James McHale, who will lead Collingwood, has played in the centre for years, and he is as good a centre-man as there is playing today. He is a very fine mark, and when he gets the ball he always kicks it into the danger zone -for the enemy- well forward where the crack goal-kickers are waiting. He can twist and turn, big man as he is, like a hare. All centre men must be able to turn with the suddenness of lightning flashes. In their position in the field they turn as on a pivot-face to the ball all the time and then one desperate effort, a whirl and a vigorous kick, and the ball has gone forward, straight, when the centre man is McHale, towards a tall, restless forward - Dick Lee. McHale never wastes a kick.
If he has one fault, it is that of punting the ball high, instead of sending it forward with the swift, low ensure flight which follows the skilful drop kick; but although the ball soars high from the punt, it invariably lands in a good position, and with such a smart forward as Lee about, the disadvantage of the punt are penalised. A fine man is McHale…[illegible text]…and cool and always aware of what he is doing. He should make a fine skipper.
Jack Cooper, Fitzroy
John Cooper was Fitzroy's champion last year, and now he is their captain. He may be both before the season is over. It would be difficult to select a back man to beat him, although he is rather on the small side. He makes up for his luck of inches with tenacity and pluck. He sticks to his man all day with a stubbornness commendable to fighter or footballer. He has great dash - the quality of being able to get to the ball in the lead, which all true back men must have- and he can handle the ball when he reaches it. Handling a football when running is a fine art. The finished player nowadays does not grab the ball from the ground with both hands when he reaches it. He scoops it up, as it were, with one hand as he continues his run. Anybody can pick up a football when he has plenty of time to seize it, but the crack player must be able to pick up the ball without relaxing his speed. Cooper is an expert at handling the ball, but, above all, he is a battler.
Bill Eason, Geelong
William Eason, the captain of the Geelong team, has been playing with Geelong for twelve years, and he has practically grown up with the club, for he is 28 years of age. He is a half forward, and is a tricky player. That is, he uses his head, and metaphorically, throws dust in the eyes of his opponents. Accordingly, he requires watching. He is a very fine mark, and a very good kick - straight and long. He is caretaker of the Geelong ground and is well liked by all the players. He is an experienced skipper - this will be his third year at the head of Geelong, and he led the Victorian team in the carnival matches at Adelaide. He stands 5ft. 8in. high and turns the scales at 12st. 5lb.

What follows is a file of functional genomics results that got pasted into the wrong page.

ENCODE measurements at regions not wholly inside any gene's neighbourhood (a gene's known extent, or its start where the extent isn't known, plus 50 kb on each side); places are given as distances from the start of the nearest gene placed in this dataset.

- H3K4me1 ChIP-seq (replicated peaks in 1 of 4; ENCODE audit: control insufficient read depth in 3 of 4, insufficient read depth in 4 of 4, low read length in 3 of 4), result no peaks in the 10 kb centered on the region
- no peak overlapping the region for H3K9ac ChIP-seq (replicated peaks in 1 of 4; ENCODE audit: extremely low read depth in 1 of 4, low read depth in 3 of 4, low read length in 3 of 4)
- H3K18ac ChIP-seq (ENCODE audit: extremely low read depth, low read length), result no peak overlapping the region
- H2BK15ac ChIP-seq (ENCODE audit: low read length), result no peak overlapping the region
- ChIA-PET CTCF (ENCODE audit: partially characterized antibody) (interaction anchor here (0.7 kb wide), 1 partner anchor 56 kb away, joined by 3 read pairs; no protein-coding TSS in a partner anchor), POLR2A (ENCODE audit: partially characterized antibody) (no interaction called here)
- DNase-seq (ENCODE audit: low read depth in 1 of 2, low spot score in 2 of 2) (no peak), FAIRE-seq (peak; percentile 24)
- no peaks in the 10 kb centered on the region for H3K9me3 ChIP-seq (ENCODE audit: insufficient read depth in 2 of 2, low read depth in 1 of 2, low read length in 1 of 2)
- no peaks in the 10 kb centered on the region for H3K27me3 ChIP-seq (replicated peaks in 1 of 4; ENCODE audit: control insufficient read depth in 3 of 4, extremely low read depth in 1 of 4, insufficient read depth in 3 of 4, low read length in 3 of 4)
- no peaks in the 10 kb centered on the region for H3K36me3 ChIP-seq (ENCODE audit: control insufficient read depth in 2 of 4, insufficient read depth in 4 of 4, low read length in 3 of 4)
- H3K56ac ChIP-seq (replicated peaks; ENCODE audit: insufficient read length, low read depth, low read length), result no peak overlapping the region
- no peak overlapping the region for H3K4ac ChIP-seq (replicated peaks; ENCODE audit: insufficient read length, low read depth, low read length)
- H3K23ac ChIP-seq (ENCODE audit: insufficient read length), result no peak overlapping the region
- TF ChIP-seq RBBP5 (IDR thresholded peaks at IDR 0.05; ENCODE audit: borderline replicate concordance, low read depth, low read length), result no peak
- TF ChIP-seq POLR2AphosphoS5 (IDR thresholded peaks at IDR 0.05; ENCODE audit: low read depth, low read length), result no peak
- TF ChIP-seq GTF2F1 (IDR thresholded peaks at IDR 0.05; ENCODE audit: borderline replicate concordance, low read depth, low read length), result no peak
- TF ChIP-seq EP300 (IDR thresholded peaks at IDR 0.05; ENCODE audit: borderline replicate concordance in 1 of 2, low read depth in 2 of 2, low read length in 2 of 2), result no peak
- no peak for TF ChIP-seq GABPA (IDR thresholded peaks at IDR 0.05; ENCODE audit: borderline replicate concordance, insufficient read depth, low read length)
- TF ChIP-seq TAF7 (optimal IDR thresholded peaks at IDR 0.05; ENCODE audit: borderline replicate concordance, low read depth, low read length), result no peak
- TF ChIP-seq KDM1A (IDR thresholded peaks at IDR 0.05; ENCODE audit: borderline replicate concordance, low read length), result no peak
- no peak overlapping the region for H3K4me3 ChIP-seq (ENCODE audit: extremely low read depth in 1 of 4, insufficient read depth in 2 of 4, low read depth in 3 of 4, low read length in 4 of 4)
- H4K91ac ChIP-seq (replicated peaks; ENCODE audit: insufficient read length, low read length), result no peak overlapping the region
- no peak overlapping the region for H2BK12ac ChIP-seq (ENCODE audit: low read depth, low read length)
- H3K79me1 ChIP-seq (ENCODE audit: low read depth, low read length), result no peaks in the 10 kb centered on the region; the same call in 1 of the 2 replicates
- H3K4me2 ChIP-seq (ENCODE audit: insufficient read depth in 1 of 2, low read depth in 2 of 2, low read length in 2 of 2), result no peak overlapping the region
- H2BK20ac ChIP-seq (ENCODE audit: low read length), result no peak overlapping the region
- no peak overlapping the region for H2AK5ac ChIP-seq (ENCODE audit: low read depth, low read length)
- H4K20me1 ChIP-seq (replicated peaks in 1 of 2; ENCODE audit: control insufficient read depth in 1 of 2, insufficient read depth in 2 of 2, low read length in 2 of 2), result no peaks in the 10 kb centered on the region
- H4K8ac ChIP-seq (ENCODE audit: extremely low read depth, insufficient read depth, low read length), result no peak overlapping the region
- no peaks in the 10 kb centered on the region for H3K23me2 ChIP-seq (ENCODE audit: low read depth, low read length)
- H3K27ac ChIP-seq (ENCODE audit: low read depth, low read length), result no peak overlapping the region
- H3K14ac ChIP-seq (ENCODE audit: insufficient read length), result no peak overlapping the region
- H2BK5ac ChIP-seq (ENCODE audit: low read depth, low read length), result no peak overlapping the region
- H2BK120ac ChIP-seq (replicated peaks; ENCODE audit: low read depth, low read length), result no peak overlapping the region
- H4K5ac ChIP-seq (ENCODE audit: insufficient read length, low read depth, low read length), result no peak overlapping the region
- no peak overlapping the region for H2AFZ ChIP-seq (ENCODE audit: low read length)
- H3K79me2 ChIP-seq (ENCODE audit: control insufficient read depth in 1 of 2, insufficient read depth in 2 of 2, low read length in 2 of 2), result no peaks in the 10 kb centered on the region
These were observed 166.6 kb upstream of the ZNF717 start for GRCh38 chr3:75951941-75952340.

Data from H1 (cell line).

Eason is also a keen cricketer, and in Geelong is regarded as one of the best. He plays with East Geelong, and has a reputation as a first-class bowler. Geelong enthusiasts consider that the cricket selectors do not give him the opportunity that he needs to develop into one of Victoria's best bowlers.
Alfred George, Melbourne
A fine stamp of a young man is Alfred George, who has been chosen by his comrades in the Melbourne team to lead them this season. He is 6ft. high and weighs 13st. 10lb., and. as he has pace and splendid stamina, he is just the type of player for the solid ruck work, which tests a man's strength and endurance more than anything else. He throws his body, as well as his heart and soul, into his work. He is a manly fellow, and very popular with his mates. To sum him up, he is like Belcher, a strong player, with any amount of vigour and determination. It is not easy to lead a team when following the ball as closely as George sticks to it, but in the change of rucks he will be able to keep a shrewd eye on his men from the half-back line.
Frederick Ohlsen, Richmond
A very willing, strong ruckman is Frederick Ohlsen, who is to command Richmond. He is one of the very best men in the team. He plays back or forward when he is not on the ball, and he is a handy man in any position. He is sturdy and reliable. He loves hard work, and there is no doubt that he has a good heart. He is 5ft 9in., high and weighs 12st. 7lb., a solid battler. Of him it may truly be said and it is the highest eulogy a follower can offer to a follower - "He gives and takes, and doesn't squeak."
George Morrissey, St. Kilda
George Morrissey, who is to captain St. Kilda, is a remarkably powerful player. He is 29 years of age 5ft. 8 1/2 high, and weighs 13st. 2lb. This will be his fifth season with St. Kilda. Some people may think that Morrissey is a little on the slow side, but he has extraordinary strength, and he uses it to great advantage. He can take the ball while standing in a crush, from taller men who are jumping in the air. His judgment has a lot to do with his success in marking, but he is also assisted by his broad shoulders, which seem to keep the leaping men behind him out the way. He is a very determined, game strong player, who makes full use of his weight, but is always fair.
George Ellott, University
The most dashing back man in the League is George Ellott, the University captain. The great feature of his play is his quickness in getting off the mark. He would beat a champion sprinter in a 15-yard spurt, so speedily does he start off. This is a great quality in a footballer. Sprinters of 100 yards are all very well, but champions at 15 yards or so are greater factors in the game. The only fault to be found with Elliott is that he is somewhat uncertain at times. Like other players, he has his off days, when he will sometimes over-run the ball, or not handle it as a finished player should, picking up cleanly and neatly without loss of speed. But fair and determined, and with plenty of go in him, Elliot is always worth watching. As a back man he is in a capital position to watch a game, and if his mind works as quickly as his legs he should prove a very capable leader.
"FOOTBALL CAPTAINS." The Argus (Melbourne, Vic. : 1848 - 1956) 27 Apr 1912: 7. Web. 8 Jul 2012 http://nla.gov.au/nla.news-article11670910.